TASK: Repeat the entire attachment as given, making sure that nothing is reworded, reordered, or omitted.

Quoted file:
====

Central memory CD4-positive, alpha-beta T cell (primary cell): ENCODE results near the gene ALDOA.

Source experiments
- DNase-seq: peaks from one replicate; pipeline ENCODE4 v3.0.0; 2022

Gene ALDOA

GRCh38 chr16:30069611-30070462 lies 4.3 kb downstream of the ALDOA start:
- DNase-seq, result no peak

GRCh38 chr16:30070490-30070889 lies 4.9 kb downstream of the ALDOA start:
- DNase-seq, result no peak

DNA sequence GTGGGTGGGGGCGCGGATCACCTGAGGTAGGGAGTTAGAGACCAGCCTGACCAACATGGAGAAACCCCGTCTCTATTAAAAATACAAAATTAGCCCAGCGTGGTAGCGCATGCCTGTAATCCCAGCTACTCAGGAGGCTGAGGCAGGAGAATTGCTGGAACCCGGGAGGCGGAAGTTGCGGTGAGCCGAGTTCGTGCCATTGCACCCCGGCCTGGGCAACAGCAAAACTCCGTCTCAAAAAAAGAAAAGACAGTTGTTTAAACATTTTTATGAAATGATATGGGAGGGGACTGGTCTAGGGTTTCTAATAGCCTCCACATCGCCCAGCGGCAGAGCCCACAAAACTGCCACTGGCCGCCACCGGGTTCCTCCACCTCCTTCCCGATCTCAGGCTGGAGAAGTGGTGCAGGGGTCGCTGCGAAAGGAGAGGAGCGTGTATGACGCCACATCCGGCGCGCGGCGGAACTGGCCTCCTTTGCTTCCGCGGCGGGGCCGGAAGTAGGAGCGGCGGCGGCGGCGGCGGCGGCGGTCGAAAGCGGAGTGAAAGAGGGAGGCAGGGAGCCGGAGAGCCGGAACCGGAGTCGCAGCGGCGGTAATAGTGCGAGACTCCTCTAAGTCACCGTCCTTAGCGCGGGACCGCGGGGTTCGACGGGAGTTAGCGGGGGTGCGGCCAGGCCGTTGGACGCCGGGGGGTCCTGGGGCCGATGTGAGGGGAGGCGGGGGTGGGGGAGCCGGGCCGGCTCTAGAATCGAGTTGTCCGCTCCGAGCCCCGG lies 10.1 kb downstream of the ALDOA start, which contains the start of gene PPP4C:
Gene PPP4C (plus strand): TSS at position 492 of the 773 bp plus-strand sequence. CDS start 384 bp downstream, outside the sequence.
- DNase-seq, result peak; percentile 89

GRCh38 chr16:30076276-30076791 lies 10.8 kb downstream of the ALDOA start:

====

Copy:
Central memory CD4-positive, alpha-beta T cell (primary cell): ENCODE results near the gene ALDOA.

Source experiments
- DNase-seq: peaks from one replicate; pipeline ENCODE4 v3.0.0; 2022

Gene ALDOA

GRCh38 chr16:30069611-30070462 lies 4.3 kb downstream of the ALDOA start:
- DNase-seq, result no peak

GRCh38 chr16:30070490-30070889 lies 4.9 kb downstream of the ALDOA start:
- DNase-seq, result no peak

DNA sequence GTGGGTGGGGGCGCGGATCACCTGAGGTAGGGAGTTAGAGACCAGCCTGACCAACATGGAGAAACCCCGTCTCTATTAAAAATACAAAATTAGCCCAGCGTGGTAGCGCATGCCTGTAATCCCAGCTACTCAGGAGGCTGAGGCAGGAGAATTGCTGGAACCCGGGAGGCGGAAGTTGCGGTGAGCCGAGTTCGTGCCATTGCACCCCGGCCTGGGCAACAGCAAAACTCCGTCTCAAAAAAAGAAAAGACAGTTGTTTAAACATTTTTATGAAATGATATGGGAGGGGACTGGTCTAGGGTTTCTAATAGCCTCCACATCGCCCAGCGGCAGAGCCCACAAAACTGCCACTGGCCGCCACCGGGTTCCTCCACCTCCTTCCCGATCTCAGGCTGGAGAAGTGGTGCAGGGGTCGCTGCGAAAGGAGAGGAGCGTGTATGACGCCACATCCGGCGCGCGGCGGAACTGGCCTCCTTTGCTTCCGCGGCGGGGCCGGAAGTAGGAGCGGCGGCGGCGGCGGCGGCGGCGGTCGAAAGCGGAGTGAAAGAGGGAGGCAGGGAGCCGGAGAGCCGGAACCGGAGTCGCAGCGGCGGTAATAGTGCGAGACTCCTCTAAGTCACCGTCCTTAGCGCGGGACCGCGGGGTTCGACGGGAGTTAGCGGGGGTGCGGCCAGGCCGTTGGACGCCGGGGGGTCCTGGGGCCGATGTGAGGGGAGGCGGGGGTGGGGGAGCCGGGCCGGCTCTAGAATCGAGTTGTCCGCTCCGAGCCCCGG lies 10.1 kb downstream of the ALDOA start, which contains the start of gene PPP4C:
Gene PPP4C (plus strand): TSS at position 492 of the 773 bp plus-strand sequence. CDS start 384 bp downstream, outside the sequence.
- DNase-seq, result peak; percentile 89

GRCh38 chr16:30076276-30076791 lies 10.8 kb downstream of the ALDOA start: